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The two hours before "Play Ball!": Getting ready for the baseball game. (Baseball).

BILL VEECK, THE GREAT baseball entrepreneur, used to say, "You can't get ready for the game just by opening the gates and heating the popcorn."

Or, to be more specific: "You can't get ready for the game by just clapping your hands at the end of the national anthem and yelling, 'Let's go get 'em!'

Pre-game preparation is tremendously important, but we still find coaches refusing to spend enough time on it. Result: Their teams do not always come out "ready to play."

In the Locker Room

Whether the team arrives together or comes in one by one or in small groups, each player should immediately check the bulletin board for the time schedule and his assignment.

The team trainer (or the coach assigned to that responsibility) must immediately set up his equipment and begin providing medical aid, such as taping, wrapping, and bandaging, to those in need of it. The athletes must get their treatment in time to take the field with the rest of the team.

Leaving the Locker Room

The coach must have a definite policy on how to take the field. Some coaches, especially for home games, allow their players to move out to the field as soon as they are dressed -- enabling them to get some extra swings in the batting cage or to take some ground balls from a fungo hitter.

Other coaches prefer to wait until the entire team is dressed and then set the tone for the pre-game practice with a short speech.

Sports psychologists urge caution about such speeches. Most players are already on an emotional high and a pep talk may only make it more difficult to bring them down to the level of intensity at which they are most effective.

Two practices are observed with starting pitchers:

On the youth level, where pitchers also play other positions, the starting pitcher is often allowed to go out on the field with the rest of the team.

On the higher levels, the coach may prefer to have his starter stay in the locker room and think out his approach to the particular opponent.

Coaches should always take into consideration the preferences of the pitcher. The veteran pitcher may elect to stay in the locker room, while the nervous kind of pitcher may choose to go outside and move around.

Whatever the choice, the pitcher must be prepared physically and mentally for his outing.

On the Field

Though some coaches prefer to start practice as a team, others believe in letting the players do things individually Regardless of the method used, at some point the team has to come together and begin preparing for the game in an organized way.

This should begin with a slow jog around the field and then an organized stretching program to prepare the body for the strenuous activity.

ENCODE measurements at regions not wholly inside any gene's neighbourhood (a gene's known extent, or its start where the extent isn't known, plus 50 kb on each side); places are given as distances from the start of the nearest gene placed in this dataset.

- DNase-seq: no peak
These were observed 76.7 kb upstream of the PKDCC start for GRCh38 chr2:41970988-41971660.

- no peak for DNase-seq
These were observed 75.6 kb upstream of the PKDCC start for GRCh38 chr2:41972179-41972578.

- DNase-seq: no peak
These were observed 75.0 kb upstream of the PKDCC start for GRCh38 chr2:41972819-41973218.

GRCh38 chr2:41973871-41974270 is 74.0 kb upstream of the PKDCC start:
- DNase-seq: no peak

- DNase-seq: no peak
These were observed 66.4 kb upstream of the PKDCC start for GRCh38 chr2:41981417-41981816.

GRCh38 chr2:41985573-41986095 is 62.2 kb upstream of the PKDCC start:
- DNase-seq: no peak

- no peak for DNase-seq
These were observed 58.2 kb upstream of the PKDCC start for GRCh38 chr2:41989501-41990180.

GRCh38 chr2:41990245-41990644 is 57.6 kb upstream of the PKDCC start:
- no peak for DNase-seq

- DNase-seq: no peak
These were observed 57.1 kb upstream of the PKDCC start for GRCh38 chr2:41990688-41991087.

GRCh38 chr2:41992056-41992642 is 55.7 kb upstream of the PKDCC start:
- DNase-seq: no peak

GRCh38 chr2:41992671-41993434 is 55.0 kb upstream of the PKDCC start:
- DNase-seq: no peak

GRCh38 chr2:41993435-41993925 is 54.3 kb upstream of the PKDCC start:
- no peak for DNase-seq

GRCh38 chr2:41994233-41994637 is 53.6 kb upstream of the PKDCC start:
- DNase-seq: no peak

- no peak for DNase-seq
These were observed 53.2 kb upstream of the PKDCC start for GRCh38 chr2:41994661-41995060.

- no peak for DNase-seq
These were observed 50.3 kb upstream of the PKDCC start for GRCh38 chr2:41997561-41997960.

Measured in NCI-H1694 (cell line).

Team captains can lead the exercises and make sure that everyone observes the proper sequence. The stretches should not be done fast and violently, but slowly and relaxed. "Jumping jacks" and similar exercises are not nearly as effective as the slow and relaxed stretching of body parts.

A good stretching program will require 15 minutes, with a coach (or a trainer) monitoring the exercises to make sure they are done correctly.

Following the stretching program, the entire team (with perhaps the exception of the starting pitcher) should come together and begin loosening up their throwing arms. They should form two lines spaced well apart, perhaps one along or near a foul line and the other 20-25 feet away

Thus, all the players will be throwing in the same direction so that a bad throw won't endanger anyone.

The players should begin throwing easily, but with proper technique. As they begin loosening up, they should gradually back up and lengthen the distance of the throws, until finally each player is throwing the maximum distance he will need in a game.

For example, a catcher's longest game-throw will usually be from home plate to second base, so he should throw at least that distance in warm-up. An outfielder should warm up sufficiently to reach the plate from his position.

Since these throws are of varying distance, the players should be grouped according to position, such as catchers throwing with catchers and outfielders with outfielders.

All the catching, movement, and throwing (especially by catchers and infielders) have to be done correctly over and over until they become automatic.

The players have to do five things in their warm-up:

1. Move their feet to the ball and get their body square to the ball's line of flight as the catch is made.

2. Try to "grab" a seam as the ball is taken out of the glove, since this will produce a throw with better spin, more velocity and more carry.

3. Make only game-type throws in warm-ups. Never clown around and throw knuckle balls and curves.

4. Always throw at a target. Shortstops who make a lot of throws to first can improve their accuracy (control) by always focusing on it in practice.

Remember that a good arm is not a gift. It has to be developed and the way to develop it is by overloading it in a systematic fashion

Increase the length of time you throw to perhaps five minutes a day for a few days, then increase it to six minutes and then to seven minutes, etc.

Increase the distance you throw in order to stretch the arm - doing it very gradually with consistently good mechanics, and keeping the arc of the throws fairly low rather than high and lazy.

Batting Practice

B.P. can be a great way to get in a lot of work before a game, or it can be a total waste of time if the players begin showing off.

The B.P. must be well-organized to enable everyone to get their work done and stay busy during the allotted time.

Hitters should be given a time schedule for the entire period, with everyone having an assignment. The schedule should be posted in the locker room, in the dugout, and perhaps on the batting cage as well.

A team manager or an assistant coach should monitor the time and announce changes at the proper time.

The assignments and the objectives must be clearly stated on the schedule, such as "one bunt to first base, one bunt to third base, and then six swings." Vital: The bunts must be good bunts that will advance the runner, not half-hearted attempts that will go foul.

For example, a player can be given eight attempts to lay down his two good bunts and then get in his practice swings. If he fouls off three bunts, bunts two straight back to the pitcher, and then finally lays down his two good bunts, that will come to seven attempts in all. Meaning that he now has only one more swing.

The same concept can be applied to situational hitting in the pre-game B.P. Each hitter can be given a certain number of chances to execute any hitting skill desired by the coach, such as a drag bunt, hit and run, hit behind the runner, fake bunt and swing, and normal cuts.

Coaches can also run B.P. by the clock. They can give each hitter a specific length of time - say two minutes - to do all the same things they want done. If it takes him one minute to execute his good bunts, he will have only one minute to take his regular cuts.

There are two basic ways of organizing B.P. The first is by using the batting order for that particular game, with the non-starters hitting first and then followed by the starters (1 to 9 in the batting order).